Thirty four years ago, on 13th March 1982, I went to my first ever gig to see 10cc at the Oxford Apollo. At that point they were really only 5cc and were distinctly past their best but I was hooked. Last week I saw them again. They are now down to 2.5cc but really rather much back to their best.
As is in vogue right now the first half of the show was taken up by playing the whole of one album – Sheet Music, which, in my opinion is their best along side The Original Soundtrack. Inevitably this means putting up with some rather dodgy material along with some cracking tunes.
Sheet Music was released when 10cc where at their very best and the original four members were all together. Only Graham Gouldman of the original quartet now remains but for this performance one of the original members, Kevin Godley, had created a video soundtrack and had even contributed the vocal to the operatic, Somewhere in Hollywood, which was a nice touch. It has some great lyrics including: “He’s out on the patio | With his polaroid and scenario”.
The second half of the show was a spirited romp through a number of the groups hits along with a few lesser known tracks such as Feel the Benefit from Bloody Tourists.
The fact that the group are still going strong and that the place was pretty full seems to suggest that there is still an appetite for 10cc. Which is why I can’t understand why there hasn’t been a big money offer for the original four to get back together and play again. Maybe there has and it has been rejected? Whatever the reason that’s a great shame as they made some really classy music together including one of the most sublime pieces of all time… I’m Not in Love.
Click on an image to see it full size.
So the holiday is over for another year. Time has really gone quickly and we have packed an awful lot into our two weeks and had a great time. Here’s the good, the bad and the ugly.
What I’ll miss
The barque architecture – the places we visited to the south of the island were superb, even if the most of them were churches. The buildings that were built up after the earthquake are stunning as we discovered in Ragusa, Scicli and especially, Noto. All are recommended for a visit.
In the steps of Inspector Montalbano – the very reason that we came to Sicily in the first place. Having seen the scenery on the TV series we decided that it was just the place we would like to visit and weren’t disappointed. Also going to the places where it is filmed and seeing some of the buildings used was great fun.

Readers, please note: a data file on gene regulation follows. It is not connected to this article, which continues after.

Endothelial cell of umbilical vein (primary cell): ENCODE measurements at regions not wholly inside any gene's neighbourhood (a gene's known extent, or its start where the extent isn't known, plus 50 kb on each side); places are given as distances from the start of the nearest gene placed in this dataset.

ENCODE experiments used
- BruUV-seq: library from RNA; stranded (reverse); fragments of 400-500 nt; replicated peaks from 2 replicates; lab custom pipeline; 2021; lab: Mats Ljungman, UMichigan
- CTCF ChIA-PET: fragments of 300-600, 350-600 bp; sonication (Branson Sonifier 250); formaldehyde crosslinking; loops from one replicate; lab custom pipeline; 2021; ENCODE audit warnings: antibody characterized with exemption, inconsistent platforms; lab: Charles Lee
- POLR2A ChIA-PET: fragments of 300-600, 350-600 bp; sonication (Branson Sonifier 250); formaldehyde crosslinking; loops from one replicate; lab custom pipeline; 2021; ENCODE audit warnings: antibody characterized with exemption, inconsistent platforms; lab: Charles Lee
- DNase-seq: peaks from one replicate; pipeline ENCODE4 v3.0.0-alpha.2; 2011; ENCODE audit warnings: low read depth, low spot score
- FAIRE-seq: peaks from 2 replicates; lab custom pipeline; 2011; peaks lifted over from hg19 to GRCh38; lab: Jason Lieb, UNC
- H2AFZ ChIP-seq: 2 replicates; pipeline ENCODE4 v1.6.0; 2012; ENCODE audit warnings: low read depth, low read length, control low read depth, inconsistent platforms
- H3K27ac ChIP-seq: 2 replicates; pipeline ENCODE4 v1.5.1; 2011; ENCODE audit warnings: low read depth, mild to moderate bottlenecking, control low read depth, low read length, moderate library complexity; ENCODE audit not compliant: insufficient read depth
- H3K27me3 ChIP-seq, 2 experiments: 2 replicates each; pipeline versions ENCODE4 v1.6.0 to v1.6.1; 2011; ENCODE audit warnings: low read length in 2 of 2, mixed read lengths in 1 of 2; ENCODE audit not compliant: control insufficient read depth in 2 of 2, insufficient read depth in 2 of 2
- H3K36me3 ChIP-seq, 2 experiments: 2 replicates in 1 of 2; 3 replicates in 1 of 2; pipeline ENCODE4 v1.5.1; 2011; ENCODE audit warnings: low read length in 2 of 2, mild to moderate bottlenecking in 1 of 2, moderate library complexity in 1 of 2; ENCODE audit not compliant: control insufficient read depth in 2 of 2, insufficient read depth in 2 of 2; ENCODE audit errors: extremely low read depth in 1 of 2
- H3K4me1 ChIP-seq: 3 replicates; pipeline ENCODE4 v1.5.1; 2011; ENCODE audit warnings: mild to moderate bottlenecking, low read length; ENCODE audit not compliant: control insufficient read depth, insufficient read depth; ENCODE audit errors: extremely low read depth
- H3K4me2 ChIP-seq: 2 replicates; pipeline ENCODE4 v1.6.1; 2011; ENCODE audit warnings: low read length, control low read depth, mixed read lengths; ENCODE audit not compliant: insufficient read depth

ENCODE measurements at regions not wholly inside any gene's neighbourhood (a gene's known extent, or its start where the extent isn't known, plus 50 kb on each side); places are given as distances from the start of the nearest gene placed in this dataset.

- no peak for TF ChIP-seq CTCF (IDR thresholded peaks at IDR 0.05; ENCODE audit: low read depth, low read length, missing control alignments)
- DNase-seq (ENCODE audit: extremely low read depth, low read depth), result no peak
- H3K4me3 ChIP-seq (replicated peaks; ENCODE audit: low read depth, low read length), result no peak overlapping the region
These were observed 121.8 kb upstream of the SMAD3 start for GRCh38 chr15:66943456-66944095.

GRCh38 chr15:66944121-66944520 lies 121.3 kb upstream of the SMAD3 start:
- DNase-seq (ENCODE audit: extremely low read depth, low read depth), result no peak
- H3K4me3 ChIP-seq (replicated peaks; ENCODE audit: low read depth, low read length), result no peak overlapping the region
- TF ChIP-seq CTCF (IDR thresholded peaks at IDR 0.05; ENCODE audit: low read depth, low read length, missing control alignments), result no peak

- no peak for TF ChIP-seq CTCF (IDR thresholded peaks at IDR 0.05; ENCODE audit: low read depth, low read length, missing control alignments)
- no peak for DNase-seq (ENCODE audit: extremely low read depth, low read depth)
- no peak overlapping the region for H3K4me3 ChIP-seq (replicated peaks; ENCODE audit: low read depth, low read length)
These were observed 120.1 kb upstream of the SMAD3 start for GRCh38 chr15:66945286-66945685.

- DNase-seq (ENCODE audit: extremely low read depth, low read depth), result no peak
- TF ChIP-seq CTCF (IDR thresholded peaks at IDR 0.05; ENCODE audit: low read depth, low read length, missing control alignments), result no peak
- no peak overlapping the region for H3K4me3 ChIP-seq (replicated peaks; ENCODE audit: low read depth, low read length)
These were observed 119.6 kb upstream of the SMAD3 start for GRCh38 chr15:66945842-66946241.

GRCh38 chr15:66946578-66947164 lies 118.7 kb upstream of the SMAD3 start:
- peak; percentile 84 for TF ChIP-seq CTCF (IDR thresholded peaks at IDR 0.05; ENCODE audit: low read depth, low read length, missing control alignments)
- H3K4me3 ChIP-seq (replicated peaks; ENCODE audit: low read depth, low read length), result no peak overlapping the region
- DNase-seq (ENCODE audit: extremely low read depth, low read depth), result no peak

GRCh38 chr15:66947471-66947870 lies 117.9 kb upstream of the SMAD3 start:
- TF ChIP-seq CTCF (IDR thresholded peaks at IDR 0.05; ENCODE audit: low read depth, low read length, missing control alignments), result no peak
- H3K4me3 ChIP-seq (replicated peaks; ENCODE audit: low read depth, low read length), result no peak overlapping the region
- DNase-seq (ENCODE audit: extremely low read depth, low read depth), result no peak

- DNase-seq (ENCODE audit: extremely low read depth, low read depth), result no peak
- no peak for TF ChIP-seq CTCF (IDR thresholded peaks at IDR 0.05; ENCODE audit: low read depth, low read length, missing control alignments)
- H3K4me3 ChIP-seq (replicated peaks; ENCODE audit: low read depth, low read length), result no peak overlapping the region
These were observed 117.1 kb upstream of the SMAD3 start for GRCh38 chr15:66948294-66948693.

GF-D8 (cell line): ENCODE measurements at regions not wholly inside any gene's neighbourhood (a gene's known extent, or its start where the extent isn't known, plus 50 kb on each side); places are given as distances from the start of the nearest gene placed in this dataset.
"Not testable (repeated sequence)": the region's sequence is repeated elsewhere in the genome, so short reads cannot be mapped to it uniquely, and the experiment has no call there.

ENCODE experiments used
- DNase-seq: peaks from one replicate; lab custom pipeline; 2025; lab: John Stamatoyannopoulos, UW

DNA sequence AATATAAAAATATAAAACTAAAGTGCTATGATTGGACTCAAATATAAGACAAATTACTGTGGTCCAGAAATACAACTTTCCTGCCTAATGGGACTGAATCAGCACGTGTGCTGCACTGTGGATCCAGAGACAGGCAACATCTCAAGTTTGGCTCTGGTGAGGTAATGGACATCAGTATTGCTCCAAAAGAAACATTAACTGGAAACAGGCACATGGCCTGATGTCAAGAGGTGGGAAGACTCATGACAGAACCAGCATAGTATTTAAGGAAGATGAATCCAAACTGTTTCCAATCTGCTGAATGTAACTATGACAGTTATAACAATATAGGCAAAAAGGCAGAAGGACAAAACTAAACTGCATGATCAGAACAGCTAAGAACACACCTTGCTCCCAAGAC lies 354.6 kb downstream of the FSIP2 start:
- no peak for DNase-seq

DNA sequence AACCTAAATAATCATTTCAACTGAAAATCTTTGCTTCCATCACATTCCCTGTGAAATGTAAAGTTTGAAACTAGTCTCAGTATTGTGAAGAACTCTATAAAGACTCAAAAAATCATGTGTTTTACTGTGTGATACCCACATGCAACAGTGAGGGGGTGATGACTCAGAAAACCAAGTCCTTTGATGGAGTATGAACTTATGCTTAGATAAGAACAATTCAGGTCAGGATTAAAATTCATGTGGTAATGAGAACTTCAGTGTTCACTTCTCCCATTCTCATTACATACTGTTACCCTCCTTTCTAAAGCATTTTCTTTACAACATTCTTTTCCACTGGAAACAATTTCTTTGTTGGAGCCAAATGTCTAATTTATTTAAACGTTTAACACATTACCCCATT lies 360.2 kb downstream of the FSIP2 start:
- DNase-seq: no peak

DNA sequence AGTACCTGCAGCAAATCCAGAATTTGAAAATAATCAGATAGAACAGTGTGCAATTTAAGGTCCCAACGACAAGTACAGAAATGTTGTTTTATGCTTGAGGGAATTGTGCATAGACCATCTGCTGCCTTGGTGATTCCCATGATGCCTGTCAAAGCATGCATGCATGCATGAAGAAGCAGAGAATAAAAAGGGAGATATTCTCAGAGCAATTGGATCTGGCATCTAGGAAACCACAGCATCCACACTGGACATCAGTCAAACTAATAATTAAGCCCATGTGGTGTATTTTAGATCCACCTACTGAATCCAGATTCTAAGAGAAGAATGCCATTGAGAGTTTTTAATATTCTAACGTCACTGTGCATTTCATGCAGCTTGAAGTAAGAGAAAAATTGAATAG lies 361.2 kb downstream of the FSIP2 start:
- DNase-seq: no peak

Lemon Soda – After walking around under the hot Italian sun there is nothing more refreshing than a can of Lemon Soda. Similar to a bitter lemon but not as, well, bitter. Great shame that it’s not available in the UK so maybe I’ll have to look at importing some in.
Arancini – On holiday in the past we have struggled to find something less than a full meal to have for lunch when all you really want is a snack, a quick sandwich. The Arancini is a local delicacy and just what’s needed for a quick lunch on the go. Pyramid in shape it is mainly rice with a tiny amount of filling.
Courteous Drivers – I have to admit that this one came as a bit of a surprise given how poor the standard of driving seems to be generally in Italy. In all towns we visited drivers would stop to let you cross the road pretty much anywhere, not just at a marked crossing. They would even pull up sharply to let you do so. Probably just as well though as parking right across a pedestrian crossing was also popular making it difficult to cross!
What I won’t miss
Biting animals – The flies round here are vicious and liked to feed upon us at regular intervals. Having got what they came for they left behind an itchy spot that remained for several days as an unpleasant reminder. Next time we’ll remember to pack some strong repellent.
Today is our last day in Sicily. Boy has it gone quickly.
It was back on the train again today and once more in search of Inspector Montalbano. This time it was to Scicli which is used for other parts of the fictional Vigata including the police station (shown above).
It’s odd seeing places from TV for real as they are nothing like you expect. Clever camera angles hide things you wouldn’t want in a scene and the inside might be disconnected from the outside. So it was today. Stepping into the “police station” (in reality it is the town hall) is not what you see on the TV. No long corridor leading to the inspectors office instead there are stairs at the top of which is the mayor’s office used in the series as Montalbano’s boss’ office. Very confusing! Good fun though and we’re keen to watch some episodes again to see how they make it all fit together.